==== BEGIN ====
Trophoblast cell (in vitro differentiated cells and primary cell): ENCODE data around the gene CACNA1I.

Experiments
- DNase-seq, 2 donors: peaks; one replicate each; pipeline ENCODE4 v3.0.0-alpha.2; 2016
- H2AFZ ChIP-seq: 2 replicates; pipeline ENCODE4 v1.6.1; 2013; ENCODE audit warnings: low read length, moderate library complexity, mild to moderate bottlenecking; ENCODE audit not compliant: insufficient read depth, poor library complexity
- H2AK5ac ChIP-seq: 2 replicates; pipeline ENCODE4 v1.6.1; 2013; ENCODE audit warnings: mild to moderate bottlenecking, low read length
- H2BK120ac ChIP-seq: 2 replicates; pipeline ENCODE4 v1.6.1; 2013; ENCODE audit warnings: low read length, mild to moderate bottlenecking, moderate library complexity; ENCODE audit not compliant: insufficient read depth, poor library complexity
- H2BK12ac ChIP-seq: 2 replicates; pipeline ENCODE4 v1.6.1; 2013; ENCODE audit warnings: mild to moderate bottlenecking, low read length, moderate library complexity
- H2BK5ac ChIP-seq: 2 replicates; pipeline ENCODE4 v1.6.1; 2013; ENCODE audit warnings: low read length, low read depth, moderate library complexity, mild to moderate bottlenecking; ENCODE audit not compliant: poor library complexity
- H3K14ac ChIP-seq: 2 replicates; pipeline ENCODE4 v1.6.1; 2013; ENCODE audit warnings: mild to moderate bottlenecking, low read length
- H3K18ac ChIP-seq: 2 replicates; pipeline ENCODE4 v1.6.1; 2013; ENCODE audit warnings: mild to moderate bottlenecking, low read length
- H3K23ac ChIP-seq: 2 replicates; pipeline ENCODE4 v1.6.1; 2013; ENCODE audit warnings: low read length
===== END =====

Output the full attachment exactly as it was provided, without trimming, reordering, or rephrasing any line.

Trophoblast cell (in vitro differentiated cells and primary cell): ENCODE data around the gene CACNA1I.

Experiments
- DNase-seq, 2 donors: peaks; one replicate each; pipeline ENCODE4 v3.0.0-alpha.2; 2016
- H2AFZ ChIP-seq: 2 replicates; pipeline ENCODE4 v1.6.1; 2013; ENCODE audit warnings: low read length, moderate library complexity, mild to moderate bottlenecking; ENCODE audit not compliant: insufficient read depth, poor library complexity
- H2AK5ac ChIP-seq: 2 replicates; pipeline ENCODE4 v1.6.1; 2013; ENCODE audit warnings: mild to moderate bottlenecking, low read length
- H2BK120ac ChIP-seq: 2 replicates; pipeline ENCODE4 v1.6.1; 2013; ENCODE audit warnings: low read length, mild to moderate bottlenecking, moderate library complexity; ENCODE audit not compliant: insufficient read depth, poor library complexity
- H2BK12ac ChIP-seq: 2 replicates; pipeline ENCODE4 v1.6.1; 2013; ENCODE audit warnings: mild to moderate bottlenecking, low read length, moderate library complexity
- H2BK5ac ChIP-seq: 2 replicates; pipeline ENCODE4 v1.6.1; 2013; ENCODE audit warnings: low read length, low read depth, moderate library complexity, mild to moderate bottlenecking; ENCODE audit not compliant: poor library complexity
- H3K14ac ChIP-seq: 2 replicates; pipeline ENCODE4 v1.6.1; 2013; ENCODE audit warnings: mild to moderate bottlenecking, low read length
- H3K18ac ChIP-seq: 2 replicates; pipeline ENCODE4 v1.6.1; 2013; ENCODE audit warnings: mild to moderate bottlenecking, low read length
- H3K23ac ChIP-seq: 2 replicates; pipeline ENCODE4 v1.6.1; 2013; ENCODE audit warnings: low read length